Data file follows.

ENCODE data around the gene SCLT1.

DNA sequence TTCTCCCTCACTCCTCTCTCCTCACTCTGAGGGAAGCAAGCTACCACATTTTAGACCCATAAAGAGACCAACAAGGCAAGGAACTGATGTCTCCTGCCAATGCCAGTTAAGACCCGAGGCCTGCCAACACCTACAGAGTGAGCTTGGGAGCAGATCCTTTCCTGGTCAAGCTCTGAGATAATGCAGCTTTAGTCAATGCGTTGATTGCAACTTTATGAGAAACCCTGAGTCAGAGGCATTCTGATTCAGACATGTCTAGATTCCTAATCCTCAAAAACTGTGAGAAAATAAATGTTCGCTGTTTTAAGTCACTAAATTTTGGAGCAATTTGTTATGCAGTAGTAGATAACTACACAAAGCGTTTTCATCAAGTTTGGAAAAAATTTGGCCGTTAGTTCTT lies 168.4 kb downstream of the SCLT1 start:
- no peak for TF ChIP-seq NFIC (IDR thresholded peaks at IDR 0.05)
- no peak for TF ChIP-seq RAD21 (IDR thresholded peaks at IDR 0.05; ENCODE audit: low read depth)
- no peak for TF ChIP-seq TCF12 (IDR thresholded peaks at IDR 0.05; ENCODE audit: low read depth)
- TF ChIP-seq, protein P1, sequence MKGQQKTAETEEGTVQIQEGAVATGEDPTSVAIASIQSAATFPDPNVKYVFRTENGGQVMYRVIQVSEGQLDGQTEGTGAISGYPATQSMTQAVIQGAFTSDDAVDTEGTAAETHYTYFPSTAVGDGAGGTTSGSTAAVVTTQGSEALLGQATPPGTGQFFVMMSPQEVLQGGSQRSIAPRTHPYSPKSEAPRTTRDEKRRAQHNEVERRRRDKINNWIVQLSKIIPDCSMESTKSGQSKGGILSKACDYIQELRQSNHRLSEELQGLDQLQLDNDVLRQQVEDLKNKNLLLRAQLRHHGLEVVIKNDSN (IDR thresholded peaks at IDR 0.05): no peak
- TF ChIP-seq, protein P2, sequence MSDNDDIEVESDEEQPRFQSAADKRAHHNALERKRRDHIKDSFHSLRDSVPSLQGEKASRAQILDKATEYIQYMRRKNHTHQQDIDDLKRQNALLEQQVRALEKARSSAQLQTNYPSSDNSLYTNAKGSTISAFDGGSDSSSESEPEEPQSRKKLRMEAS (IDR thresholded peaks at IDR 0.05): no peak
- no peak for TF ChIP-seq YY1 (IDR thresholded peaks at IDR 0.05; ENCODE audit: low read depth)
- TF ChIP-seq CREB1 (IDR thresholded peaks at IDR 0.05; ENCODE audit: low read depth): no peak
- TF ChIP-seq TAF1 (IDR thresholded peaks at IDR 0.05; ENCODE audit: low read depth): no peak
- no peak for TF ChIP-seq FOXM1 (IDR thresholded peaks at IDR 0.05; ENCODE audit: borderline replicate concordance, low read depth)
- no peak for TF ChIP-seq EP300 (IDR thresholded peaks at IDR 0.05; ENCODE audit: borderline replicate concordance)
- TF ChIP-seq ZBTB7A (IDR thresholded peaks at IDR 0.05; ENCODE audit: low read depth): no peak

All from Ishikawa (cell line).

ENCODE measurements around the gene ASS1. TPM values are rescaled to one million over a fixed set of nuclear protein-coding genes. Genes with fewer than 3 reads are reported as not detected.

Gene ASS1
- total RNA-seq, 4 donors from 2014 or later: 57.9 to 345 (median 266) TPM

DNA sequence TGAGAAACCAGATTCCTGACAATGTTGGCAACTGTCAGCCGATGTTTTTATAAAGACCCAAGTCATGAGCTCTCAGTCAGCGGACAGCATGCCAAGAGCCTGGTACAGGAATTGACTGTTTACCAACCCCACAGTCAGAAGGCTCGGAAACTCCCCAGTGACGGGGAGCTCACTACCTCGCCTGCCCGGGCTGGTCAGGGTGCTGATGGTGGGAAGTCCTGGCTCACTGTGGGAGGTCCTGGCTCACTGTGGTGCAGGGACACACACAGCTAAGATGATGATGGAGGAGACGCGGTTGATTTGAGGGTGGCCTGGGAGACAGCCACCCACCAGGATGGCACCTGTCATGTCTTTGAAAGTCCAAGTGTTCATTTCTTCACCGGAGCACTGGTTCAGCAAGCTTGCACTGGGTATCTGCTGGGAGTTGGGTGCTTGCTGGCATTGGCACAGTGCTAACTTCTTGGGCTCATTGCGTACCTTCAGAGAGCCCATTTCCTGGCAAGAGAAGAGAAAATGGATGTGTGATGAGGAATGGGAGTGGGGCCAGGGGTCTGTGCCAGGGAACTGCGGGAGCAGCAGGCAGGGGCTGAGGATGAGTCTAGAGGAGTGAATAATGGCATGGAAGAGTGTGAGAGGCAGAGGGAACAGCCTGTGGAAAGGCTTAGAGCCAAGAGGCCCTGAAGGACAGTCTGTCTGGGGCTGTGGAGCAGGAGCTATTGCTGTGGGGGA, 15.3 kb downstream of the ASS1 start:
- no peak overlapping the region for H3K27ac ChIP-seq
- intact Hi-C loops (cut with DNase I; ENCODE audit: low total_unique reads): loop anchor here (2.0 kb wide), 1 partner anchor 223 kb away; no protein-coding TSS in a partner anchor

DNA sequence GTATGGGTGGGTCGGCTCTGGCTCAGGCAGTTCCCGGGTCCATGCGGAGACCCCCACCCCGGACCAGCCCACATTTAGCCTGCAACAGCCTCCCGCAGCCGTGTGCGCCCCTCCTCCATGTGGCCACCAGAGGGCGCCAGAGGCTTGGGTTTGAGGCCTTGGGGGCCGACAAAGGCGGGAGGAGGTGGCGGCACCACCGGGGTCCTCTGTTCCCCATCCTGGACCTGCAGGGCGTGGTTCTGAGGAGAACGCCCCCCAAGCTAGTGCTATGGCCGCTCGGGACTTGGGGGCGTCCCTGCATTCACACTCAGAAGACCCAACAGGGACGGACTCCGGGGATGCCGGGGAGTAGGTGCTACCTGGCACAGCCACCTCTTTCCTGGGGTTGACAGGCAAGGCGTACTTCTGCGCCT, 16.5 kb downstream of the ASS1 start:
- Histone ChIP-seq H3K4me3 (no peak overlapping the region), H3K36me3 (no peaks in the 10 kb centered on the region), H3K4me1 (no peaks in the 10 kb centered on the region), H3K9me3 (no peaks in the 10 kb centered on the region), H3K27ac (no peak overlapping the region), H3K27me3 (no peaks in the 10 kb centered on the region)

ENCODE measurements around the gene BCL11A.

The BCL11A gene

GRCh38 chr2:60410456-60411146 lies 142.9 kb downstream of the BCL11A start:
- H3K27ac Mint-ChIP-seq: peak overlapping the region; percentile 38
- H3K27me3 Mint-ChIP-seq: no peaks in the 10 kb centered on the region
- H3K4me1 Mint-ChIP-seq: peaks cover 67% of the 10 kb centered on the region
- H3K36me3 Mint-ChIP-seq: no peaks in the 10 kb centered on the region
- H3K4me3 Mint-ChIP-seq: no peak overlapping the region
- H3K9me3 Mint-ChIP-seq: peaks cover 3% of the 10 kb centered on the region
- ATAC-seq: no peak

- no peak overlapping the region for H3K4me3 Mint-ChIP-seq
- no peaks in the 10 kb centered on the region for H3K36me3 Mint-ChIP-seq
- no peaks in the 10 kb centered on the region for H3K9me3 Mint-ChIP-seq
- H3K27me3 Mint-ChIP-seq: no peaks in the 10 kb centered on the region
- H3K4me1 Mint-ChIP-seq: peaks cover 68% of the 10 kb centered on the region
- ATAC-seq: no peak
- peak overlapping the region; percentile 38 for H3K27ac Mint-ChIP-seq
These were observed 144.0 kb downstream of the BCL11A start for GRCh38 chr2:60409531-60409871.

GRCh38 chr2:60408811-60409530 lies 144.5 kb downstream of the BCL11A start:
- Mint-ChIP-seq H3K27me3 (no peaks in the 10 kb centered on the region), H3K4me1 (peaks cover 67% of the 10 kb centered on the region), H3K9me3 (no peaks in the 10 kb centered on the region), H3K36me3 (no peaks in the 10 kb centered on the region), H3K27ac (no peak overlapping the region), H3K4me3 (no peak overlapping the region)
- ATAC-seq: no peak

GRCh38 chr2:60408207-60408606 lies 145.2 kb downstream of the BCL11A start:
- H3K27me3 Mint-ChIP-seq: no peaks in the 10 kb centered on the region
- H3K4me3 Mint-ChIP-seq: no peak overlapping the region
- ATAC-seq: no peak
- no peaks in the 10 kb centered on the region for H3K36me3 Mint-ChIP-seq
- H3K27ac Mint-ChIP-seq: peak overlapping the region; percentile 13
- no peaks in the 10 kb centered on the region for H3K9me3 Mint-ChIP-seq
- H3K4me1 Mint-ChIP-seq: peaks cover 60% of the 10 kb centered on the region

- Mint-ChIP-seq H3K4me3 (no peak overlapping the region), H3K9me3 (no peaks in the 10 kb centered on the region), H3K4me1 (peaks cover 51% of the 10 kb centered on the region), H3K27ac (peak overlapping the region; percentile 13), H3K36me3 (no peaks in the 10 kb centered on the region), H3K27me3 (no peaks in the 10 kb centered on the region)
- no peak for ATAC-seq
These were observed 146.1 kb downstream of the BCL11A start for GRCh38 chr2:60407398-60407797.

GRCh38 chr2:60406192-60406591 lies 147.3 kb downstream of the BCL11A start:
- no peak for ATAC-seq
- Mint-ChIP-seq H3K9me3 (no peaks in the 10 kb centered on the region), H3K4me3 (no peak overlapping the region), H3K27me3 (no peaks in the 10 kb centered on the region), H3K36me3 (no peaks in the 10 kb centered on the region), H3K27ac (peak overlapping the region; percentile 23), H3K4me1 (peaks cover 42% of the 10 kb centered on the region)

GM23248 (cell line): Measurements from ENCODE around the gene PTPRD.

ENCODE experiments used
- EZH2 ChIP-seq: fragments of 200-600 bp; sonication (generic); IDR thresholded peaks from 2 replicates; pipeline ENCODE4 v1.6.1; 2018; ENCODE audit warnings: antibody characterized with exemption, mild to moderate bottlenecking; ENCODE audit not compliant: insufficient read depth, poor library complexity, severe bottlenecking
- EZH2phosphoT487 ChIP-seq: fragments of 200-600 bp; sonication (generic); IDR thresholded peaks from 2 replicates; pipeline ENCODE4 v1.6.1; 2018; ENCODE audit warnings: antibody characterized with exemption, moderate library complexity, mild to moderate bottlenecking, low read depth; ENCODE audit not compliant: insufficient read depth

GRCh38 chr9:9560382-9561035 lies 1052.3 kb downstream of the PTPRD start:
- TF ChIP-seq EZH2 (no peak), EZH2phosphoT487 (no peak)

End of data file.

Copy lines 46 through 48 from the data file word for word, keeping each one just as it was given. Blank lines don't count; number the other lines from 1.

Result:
- H3K4me3 Mint-ChIP-seq: no peak overlapping the region
- ATAC-seq: no peak
- no peaks in the 10 kb centered on the region for H3K36me3 Mint-ChIP-seq